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Firefox's "funny" css3 image scaling quirk

Last night as I was rewriting the CSS for postme.me from scratch and I was cursing and shouting obscenities under my breath and trying to find a way to punch all of Mozilla in the face over the internet ... I discovered something silly.

Scaling images is something every developer on the web has had to come to grips with. Maybe you were implementing an image gallery and wanted to display thumbnails, maybe you've reimplemented all the scaling algorithms several times.

It's surprising how complex something as simple as making sure no dimension is beyond a certain size while maintaining aspect ratio can be. Which is exactly why I wanted to avoid the whole thing this time 'round and let the browser take care of it all.

Should be pretty simple with CSS right?

Turns out it is, here's everything you have to do:

img {
max-width: 300px;
max-height: 200px;
}

Casting aside concerns such as load times and bandwidth for a moment. This is an elegant solution to a hairy problem. Browsers as it turns out do exactly the right thing - make sure neither dimension is too big and carefully adjusting the other dimension to maintain aspect ratio.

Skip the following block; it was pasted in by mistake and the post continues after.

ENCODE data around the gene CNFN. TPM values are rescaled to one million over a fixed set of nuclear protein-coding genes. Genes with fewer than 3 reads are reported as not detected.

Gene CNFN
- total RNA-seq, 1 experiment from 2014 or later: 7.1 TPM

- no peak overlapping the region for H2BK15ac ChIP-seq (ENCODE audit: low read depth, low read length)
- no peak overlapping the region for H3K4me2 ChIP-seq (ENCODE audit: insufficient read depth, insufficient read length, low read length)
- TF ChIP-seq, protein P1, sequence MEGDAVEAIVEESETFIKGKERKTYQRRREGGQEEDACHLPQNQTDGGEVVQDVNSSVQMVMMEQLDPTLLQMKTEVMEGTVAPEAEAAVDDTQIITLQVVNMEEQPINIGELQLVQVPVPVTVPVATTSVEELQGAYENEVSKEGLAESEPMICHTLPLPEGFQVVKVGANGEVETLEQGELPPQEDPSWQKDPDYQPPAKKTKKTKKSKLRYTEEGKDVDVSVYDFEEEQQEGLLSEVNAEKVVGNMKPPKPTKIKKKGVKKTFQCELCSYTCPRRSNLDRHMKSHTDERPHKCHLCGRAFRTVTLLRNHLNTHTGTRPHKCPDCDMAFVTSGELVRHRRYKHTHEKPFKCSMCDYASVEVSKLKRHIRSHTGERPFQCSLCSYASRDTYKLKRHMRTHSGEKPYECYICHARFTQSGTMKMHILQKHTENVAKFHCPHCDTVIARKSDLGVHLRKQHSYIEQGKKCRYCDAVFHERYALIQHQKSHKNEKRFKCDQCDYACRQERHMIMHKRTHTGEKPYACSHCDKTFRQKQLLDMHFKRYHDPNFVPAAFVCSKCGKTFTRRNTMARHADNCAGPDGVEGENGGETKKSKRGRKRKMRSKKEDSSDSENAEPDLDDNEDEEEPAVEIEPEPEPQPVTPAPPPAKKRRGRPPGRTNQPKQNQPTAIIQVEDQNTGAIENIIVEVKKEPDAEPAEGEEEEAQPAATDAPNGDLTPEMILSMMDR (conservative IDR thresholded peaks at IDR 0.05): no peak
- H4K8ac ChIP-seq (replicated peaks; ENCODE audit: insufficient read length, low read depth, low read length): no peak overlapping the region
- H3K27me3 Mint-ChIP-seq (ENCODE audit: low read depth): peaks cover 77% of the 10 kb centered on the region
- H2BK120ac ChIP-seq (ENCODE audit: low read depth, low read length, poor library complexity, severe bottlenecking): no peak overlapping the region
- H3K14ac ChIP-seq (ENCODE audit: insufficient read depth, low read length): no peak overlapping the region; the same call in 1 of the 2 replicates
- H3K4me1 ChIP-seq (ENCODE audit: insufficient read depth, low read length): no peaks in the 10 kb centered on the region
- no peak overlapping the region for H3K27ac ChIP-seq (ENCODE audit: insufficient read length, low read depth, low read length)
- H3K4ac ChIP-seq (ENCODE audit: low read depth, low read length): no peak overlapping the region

But try putting that image into a flexbox div and strange things start happening in firefox.

What's stranger still is that wrapping that same image into a vanilla div with zero styling not only fixes the image resizing issue, but also maintains centering and other flexbox properties you were originally going for.

You can check it out in action here.

Not sure exactly what's going on here, but I'm glad I managed to find a fix for one strange thing among many. Now I have a website full of very very nonsemantic HTML simply because of javascript's quirks.

This brings up memories of times before I decided I don't care about IE support anymore ... granted, these features are far from standardized and it's therefore to be expected strangeness might appear. But Firefox is not where I expected such problems to crop up.

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Published on October 17th, 2011 in Cascading Style Sheets, CSS, HTML, JavaScript, Mozilla, Uncategorized

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